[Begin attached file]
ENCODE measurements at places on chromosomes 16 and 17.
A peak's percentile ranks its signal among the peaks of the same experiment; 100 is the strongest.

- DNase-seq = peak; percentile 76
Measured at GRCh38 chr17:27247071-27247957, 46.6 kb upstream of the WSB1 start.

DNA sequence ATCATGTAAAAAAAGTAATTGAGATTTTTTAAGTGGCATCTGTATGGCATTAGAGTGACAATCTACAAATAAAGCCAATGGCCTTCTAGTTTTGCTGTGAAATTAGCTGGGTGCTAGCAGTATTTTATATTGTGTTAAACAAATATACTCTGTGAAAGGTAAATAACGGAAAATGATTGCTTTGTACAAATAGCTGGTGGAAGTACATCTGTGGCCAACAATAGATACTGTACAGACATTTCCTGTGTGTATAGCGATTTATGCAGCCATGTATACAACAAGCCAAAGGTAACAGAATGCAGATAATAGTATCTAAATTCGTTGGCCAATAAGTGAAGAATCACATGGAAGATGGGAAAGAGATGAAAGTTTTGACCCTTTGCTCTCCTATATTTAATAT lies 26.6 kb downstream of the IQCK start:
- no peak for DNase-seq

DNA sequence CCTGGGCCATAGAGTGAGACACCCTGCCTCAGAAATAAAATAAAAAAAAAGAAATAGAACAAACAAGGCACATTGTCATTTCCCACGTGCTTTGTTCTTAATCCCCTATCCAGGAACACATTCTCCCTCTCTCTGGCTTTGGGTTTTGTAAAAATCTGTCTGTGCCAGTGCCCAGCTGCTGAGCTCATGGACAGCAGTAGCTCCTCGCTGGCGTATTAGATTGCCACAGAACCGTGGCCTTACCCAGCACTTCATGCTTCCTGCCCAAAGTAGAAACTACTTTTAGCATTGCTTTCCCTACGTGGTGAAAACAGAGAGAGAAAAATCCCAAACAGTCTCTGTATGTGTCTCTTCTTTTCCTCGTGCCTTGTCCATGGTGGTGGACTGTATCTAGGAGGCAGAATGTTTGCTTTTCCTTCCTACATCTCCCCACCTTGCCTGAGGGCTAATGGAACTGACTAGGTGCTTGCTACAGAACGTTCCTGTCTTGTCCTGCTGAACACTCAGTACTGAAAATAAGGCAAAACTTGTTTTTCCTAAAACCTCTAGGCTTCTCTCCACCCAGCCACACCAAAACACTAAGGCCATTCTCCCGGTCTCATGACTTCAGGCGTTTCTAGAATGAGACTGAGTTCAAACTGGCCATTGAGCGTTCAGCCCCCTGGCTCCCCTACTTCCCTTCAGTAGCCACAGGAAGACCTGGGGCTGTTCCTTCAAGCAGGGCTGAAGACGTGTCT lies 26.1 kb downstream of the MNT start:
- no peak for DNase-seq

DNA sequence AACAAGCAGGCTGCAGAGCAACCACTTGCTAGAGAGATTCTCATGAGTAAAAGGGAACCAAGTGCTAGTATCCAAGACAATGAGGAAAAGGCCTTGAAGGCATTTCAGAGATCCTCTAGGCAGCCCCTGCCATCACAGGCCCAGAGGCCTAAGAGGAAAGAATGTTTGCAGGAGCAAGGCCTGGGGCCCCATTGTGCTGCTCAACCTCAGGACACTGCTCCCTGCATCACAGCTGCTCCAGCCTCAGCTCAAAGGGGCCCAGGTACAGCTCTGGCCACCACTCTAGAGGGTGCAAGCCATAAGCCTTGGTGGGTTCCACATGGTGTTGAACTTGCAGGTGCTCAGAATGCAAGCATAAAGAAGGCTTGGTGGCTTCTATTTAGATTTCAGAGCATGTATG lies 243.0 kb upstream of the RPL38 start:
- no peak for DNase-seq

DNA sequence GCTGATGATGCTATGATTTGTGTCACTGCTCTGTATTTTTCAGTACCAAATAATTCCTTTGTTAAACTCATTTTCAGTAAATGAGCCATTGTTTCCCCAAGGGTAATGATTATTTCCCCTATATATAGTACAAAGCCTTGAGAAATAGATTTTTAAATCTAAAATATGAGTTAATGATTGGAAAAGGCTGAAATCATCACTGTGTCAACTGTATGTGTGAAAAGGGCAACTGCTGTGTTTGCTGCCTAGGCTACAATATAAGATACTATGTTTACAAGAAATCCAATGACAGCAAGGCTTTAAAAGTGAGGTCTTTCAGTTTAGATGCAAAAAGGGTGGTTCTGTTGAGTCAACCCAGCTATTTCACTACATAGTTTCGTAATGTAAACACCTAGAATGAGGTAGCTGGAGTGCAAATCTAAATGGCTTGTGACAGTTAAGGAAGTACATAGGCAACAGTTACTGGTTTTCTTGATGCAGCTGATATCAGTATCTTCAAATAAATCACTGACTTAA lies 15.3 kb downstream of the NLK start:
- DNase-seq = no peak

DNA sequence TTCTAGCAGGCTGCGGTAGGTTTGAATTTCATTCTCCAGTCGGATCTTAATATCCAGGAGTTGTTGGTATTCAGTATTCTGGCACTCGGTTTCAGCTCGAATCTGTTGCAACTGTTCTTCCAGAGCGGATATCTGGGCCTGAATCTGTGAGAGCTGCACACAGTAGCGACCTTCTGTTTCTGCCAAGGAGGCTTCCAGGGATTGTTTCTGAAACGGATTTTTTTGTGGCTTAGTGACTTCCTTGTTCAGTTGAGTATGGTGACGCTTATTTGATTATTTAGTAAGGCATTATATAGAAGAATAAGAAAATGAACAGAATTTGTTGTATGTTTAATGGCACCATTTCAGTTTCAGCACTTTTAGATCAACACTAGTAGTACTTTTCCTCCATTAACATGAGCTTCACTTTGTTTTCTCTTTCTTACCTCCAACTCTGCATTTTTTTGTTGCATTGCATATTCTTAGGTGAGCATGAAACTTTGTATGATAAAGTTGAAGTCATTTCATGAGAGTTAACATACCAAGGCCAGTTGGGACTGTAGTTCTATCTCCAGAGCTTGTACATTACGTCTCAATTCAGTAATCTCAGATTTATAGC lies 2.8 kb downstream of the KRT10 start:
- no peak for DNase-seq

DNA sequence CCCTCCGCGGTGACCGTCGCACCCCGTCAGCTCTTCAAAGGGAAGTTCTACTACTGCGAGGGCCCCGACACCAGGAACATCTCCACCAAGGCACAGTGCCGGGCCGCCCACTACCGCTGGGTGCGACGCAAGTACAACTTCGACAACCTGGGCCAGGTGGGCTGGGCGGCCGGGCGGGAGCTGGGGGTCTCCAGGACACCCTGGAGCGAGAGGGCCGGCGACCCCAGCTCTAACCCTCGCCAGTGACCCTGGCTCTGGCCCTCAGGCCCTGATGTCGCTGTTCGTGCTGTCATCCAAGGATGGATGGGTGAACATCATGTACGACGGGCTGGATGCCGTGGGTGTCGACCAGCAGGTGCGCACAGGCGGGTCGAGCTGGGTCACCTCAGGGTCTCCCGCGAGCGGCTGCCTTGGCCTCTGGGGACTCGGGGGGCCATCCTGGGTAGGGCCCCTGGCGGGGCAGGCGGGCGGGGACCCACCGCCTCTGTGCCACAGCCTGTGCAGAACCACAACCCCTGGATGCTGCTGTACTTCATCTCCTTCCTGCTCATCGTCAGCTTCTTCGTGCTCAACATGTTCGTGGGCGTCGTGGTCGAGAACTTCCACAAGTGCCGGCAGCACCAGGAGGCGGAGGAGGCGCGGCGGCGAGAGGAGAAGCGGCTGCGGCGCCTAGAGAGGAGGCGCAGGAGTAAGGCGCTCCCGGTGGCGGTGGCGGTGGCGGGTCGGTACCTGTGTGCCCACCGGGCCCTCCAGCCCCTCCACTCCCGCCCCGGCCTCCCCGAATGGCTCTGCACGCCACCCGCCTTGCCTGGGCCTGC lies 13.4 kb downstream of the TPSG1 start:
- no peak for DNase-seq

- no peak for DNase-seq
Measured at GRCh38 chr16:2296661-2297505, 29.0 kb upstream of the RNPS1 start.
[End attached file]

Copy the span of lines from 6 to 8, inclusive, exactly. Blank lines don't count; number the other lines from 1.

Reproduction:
- no peak for DNase-seq

DNA sequence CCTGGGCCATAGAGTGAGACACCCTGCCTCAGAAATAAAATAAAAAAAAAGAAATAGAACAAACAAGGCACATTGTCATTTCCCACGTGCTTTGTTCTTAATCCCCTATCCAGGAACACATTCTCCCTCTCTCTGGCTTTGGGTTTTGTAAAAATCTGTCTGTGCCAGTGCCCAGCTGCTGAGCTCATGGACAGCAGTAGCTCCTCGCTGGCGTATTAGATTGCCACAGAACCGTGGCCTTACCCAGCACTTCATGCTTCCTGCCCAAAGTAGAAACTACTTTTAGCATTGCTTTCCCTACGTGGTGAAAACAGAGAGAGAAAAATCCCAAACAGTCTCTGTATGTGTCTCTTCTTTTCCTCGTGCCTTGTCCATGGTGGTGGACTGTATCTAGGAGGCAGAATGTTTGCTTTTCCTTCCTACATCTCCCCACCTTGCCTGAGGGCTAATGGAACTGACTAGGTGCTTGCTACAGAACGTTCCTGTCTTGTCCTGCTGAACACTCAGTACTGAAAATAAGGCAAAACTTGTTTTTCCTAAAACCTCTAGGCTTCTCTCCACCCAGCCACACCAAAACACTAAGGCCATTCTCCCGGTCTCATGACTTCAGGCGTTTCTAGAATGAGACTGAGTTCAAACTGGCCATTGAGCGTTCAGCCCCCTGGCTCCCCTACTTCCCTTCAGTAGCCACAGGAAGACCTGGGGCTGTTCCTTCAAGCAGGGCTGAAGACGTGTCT lies 26.1 kb downstream of the MNT start:
- no peak for DNase-seq